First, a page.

January 17, 2008

The Song of Jonah, or, Merit Meets Its Match

You know what glib means. Unquestionably you've been subjected to its uses.

If Jonah Goldberg is a glibertarian, if William Kristol or John Podhoretz can be justly called that, then glibertarians include those who can and do in practice willingly talk just the sort of talk and walk just the sort of walk in public that libertarians recommend we all do for our own good, and make out just fine doing so, if libertarianism can be reduced to the rewarding politics of mining proven reserves of self-interest for a living.

With all of libertarianism's considerable nonsense about the free agency of the political monad of the individual filling their sails, glibertarians, to suit their purposes, uniformly support the selective dismantling of the state on the one hand and, at the same time, while presumably holding the state at an ironic distance with the other hand, but as long as they have the ear of who's in charge of it, publicly encourage the state's most autocratic uses as well. What the hell, it's a career. Say what works and move on up the ladder of success.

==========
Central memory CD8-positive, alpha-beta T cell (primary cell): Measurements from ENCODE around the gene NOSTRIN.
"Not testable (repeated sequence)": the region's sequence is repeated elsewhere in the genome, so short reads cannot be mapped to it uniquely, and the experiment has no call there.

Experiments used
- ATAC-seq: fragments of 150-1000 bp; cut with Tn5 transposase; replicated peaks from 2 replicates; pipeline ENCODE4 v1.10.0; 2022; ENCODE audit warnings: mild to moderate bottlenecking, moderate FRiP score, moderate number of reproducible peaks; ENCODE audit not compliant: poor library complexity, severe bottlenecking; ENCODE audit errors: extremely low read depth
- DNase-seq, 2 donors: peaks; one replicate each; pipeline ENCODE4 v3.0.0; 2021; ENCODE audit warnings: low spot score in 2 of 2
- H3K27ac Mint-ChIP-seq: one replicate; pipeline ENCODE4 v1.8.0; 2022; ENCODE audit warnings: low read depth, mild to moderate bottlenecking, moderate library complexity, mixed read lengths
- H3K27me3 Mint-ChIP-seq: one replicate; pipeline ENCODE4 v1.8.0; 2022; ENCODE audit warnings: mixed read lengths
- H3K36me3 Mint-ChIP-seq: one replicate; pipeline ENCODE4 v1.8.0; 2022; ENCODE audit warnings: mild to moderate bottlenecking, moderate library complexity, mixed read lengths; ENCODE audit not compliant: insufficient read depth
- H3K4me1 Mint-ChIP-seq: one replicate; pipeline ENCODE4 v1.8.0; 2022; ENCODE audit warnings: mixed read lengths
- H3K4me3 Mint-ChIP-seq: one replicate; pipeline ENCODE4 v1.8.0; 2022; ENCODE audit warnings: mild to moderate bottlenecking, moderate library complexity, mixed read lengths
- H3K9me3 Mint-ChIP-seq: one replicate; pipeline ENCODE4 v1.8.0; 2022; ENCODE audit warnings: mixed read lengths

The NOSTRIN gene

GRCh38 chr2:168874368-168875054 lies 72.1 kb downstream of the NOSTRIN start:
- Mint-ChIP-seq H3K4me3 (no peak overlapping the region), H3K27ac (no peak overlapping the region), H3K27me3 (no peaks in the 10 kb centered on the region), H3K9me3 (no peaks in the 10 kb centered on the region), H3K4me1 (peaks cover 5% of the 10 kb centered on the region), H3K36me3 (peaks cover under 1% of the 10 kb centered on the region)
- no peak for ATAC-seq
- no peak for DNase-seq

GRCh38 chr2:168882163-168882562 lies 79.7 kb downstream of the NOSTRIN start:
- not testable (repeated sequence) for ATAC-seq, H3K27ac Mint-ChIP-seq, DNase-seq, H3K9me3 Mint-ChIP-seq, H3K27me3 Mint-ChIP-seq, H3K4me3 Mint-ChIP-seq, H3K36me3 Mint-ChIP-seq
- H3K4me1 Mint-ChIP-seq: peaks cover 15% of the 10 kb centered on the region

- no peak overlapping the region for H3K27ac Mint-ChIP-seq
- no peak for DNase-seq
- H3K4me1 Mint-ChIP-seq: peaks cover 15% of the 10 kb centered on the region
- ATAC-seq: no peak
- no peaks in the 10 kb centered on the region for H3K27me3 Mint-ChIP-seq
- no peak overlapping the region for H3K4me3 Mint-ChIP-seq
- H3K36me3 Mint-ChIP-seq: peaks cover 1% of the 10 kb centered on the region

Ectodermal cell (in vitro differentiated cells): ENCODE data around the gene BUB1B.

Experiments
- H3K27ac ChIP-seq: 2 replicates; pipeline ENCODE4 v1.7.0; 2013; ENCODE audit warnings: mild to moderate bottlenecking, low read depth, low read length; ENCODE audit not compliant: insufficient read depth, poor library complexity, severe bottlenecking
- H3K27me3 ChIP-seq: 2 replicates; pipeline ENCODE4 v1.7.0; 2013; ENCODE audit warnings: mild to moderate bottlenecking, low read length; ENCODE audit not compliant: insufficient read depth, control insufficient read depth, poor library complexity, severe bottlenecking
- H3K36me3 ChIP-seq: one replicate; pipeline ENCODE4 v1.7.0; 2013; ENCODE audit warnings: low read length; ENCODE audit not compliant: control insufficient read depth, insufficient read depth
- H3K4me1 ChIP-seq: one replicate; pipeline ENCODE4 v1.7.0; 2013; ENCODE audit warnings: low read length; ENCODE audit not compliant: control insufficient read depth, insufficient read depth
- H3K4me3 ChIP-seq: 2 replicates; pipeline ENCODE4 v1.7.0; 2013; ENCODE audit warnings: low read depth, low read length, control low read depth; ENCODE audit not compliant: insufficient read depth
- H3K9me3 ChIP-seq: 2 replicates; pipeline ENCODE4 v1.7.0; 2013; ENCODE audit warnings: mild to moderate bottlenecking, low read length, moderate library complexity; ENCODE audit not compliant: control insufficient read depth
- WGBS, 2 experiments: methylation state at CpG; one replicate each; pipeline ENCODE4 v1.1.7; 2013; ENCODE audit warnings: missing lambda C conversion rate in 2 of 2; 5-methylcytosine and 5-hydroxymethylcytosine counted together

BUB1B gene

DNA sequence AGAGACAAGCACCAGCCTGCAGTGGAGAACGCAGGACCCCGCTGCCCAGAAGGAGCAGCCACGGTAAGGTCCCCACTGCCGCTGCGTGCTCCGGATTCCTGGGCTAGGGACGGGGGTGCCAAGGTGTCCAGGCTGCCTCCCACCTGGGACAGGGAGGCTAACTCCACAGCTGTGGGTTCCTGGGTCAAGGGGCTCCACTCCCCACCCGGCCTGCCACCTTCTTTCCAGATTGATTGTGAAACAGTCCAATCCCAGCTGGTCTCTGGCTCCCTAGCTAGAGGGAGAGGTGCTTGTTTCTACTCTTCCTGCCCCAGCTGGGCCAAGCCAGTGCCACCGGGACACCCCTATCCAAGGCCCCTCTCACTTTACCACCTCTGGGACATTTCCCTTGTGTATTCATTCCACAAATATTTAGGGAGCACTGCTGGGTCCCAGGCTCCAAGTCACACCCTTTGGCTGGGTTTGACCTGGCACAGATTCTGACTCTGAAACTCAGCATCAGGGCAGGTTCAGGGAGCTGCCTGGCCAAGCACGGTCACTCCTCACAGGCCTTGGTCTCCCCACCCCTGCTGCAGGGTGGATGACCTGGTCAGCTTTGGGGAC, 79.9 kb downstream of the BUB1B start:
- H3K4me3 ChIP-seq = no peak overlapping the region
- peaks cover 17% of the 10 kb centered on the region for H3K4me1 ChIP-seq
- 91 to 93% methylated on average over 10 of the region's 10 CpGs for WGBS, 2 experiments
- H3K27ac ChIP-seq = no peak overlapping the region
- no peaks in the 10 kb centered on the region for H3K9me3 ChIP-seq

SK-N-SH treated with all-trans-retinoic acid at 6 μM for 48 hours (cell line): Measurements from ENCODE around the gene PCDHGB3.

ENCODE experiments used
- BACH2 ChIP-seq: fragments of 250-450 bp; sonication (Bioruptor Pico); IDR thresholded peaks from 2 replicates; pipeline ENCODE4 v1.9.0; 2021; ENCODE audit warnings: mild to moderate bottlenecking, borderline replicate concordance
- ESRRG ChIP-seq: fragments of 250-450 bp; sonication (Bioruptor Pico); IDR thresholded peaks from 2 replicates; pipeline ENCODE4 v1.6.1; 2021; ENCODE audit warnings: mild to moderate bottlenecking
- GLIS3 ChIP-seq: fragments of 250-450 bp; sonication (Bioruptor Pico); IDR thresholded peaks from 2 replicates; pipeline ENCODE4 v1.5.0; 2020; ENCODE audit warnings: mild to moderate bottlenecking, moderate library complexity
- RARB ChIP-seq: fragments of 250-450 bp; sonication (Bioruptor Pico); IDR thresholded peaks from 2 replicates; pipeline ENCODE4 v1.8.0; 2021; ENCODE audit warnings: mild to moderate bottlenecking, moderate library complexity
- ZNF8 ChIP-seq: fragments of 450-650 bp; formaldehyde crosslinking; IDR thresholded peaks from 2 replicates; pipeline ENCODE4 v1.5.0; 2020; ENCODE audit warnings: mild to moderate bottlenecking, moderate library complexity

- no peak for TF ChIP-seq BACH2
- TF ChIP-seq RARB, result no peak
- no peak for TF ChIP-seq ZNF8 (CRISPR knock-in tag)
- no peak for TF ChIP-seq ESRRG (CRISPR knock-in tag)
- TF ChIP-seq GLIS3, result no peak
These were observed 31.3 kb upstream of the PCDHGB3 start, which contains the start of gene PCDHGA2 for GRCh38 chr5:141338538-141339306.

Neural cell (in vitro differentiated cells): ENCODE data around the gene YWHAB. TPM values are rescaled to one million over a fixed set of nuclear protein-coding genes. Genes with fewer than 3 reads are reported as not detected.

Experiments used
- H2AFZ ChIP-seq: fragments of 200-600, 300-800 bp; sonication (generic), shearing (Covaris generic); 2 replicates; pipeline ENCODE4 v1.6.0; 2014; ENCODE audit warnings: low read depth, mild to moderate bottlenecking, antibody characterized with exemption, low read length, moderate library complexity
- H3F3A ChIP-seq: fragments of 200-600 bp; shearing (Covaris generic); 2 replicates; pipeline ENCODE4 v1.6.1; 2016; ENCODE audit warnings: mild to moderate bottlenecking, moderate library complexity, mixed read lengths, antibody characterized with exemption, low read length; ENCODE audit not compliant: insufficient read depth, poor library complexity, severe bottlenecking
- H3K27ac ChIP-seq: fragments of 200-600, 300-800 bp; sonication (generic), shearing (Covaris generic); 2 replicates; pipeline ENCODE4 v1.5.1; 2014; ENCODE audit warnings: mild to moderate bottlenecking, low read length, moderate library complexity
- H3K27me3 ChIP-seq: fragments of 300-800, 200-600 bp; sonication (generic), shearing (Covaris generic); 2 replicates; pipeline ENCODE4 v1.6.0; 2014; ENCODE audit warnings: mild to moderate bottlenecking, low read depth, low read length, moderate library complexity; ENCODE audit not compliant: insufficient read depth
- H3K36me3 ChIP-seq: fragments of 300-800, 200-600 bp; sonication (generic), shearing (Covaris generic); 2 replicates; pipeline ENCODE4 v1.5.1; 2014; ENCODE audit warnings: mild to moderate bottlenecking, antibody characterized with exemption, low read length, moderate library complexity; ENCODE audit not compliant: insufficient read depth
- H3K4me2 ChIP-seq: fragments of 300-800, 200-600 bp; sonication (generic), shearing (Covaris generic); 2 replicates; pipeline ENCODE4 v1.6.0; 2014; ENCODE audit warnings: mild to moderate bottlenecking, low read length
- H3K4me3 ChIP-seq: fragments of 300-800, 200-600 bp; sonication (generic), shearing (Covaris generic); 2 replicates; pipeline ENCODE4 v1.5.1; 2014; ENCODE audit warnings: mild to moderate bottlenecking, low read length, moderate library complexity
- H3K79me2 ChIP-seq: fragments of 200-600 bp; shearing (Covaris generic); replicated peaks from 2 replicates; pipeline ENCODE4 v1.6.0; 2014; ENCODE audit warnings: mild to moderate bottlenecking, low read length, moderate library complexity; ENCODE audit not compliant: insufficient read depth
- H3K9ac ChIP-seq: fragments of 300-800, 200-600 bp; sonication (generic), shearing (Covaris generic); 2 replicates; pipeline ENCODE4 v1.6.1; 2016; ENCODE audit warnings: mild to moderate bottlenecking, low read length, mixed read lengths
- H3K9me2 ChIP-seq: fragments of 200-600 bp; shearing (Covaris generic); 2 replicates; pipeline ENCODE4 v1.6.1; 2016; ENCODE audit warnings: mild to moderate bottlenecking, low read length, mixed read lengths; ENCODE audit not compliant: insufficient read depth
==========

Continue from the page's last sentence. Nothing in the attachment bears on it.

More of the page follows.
Jonah Goldberg has written a much-anticipated book called Liberal Fascism. It was already the fabled thing when first announced what seems like years ago, when the wags first lined up to bray about what turned out to be its long delayed arrival, and much hilarity ensued in the intervening months before publication as various sources took their turns swatting at the inviting piñata of Goldberg's conceit.

All during Liberal Fascism's gestation, Goldberg promised he was really going to bear down this time, to come up with a good one, to redeem in effect the glib in glibertarian by some studious research and solid argument.

Such a promise was never within his power to keep, apparently. Instead, the book is a standing appointment with all that is glib in the rhetoric of glibertarianism, the squaring of the Liberal Fascist circle in the Hitler Smiley Face on its cover the cleverest bit of glib in fact, the rest of it falling to the settled standard of Goldbergian glib familiar from his previously expressed views. I say that with confidence, having never read the book, but merely as a result of having witnessed Goldberg now loosed on the book tour supporting the thing, as in the edited interview with John Stewart found here.

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